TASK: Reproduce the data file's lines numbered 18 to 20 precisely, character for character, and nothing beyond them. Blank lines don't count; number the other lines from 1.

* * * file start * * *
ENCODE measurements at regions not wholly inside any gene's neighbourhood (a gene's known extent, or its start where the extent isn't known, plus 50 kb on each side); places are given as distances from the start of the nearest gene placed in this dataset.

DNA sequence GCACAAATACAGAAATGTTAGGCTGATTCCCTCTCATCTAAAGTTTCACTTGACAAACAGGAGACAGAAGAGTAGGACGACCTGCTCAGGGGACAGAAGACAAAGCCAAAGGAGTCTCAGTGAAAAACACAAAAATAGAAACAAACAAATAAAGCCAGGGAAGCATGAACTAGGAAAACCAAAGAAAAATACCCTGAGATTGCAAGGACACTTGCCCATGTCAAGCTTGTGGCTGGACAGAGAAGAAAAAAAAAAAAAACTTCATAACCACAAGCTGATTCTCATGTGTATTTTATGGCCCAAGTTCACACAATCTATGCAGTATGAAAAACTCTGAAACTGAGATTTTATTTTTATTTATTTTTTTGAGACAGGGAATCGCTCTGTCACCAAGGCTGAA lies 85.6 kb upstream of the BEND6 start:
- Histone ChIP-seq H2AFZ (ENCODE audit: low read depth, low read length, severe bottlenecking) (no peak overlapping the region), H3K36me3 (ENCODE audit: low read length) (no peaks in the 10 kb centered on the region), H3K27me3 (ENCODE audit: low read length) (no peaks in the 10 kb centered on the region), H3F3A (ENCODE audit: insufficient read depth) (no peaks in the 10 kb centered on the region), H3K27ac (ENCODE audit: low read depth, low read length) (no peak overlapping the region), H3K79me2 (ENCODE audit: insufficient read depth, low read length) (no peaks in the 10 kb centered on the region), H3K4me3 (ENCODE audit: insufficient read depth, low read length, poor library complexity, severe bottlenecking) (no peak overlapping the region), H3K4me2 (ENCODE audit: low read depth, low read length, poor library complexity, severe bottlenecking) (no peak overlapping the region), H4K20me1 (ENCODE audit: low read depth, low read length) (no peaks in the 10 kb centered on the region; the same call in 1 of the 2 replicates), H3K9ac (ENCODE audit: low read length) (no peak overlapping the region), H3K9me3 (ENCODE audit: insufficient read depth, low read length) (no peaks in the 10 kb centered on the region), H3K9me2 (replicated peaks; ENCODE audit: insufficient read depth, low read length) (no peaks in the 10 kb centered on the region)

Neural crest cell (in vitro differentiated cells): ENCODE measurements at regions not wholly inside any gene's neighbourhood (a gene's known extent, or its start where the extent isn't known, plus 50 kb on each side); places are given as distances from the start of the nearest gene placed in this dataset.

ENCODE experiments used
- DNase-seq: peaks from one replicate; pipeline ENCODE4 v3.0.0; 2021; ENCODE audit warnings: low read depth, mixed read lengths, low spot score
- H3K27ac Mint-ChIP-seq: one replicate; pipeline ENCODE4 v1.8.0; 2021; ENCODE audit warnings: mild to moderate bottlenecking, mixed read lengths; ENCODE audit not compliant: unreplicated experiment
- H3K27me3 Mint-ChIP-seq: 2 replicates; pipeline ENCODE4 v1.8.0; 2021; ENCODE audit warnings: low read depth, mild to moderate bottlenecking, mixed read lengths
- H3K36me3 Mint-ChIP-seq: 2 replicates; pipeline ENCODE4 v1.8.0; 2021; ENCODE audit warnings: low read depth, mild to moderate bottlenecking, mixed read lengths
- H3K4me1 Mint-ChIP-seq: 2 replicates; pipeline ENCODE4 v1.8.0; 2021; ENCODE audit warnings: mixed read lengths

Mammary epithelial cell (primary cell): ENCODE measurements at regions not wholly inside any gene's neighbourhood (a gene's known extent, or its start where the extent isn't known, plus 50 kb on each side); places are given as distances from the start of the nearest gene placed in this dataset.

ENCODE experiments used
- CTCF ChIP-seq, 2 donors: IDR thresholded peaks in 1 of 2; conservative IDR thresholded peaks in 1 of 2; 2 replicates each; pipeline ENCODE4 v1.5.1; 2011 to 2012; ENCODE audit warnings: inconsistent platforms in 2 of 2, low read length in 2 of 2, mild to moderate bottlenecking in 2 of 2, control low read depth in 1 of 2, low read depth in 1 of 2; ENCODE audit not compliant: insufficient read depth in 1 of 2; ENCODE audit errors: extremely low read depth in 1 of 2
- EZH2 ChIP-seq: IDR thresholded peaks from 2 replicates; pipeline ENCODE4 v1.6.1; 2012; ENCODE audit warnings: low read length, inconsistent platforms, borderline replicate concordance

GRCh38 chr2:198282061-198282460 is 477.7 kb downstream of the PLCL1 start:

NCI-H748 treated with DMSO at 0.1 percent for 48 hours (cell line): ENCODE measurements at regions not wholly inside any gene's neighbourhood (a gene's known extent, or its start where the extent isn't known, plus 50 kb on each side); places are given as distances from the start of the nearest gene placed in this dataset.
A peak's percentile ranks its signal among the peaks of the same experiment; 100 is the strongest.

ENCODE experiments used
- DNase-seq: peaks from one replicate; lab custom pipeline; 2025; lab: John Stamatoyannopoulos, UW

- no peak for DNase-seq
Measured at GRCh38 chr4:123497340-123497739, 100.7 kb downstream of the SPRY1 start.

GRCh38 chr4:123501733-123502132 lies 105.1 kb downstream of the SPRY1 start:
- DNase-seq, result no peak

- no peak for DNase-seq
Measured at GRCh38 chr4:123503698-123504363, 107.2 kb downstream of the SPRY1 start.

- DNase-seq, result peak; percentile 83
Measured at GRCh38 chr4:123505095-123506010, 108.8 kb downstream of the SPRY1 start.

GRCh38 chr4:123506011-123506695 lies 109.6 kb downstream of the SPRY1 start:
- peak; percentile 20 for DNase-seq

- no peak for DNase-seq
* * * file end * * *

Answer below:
ENCODE experiments used
- DNase-seq: peaks from one replicate; lab custom pipeline; 2025; lab: John Stamatoyannopoulos, UW

- no peak for DNase-seq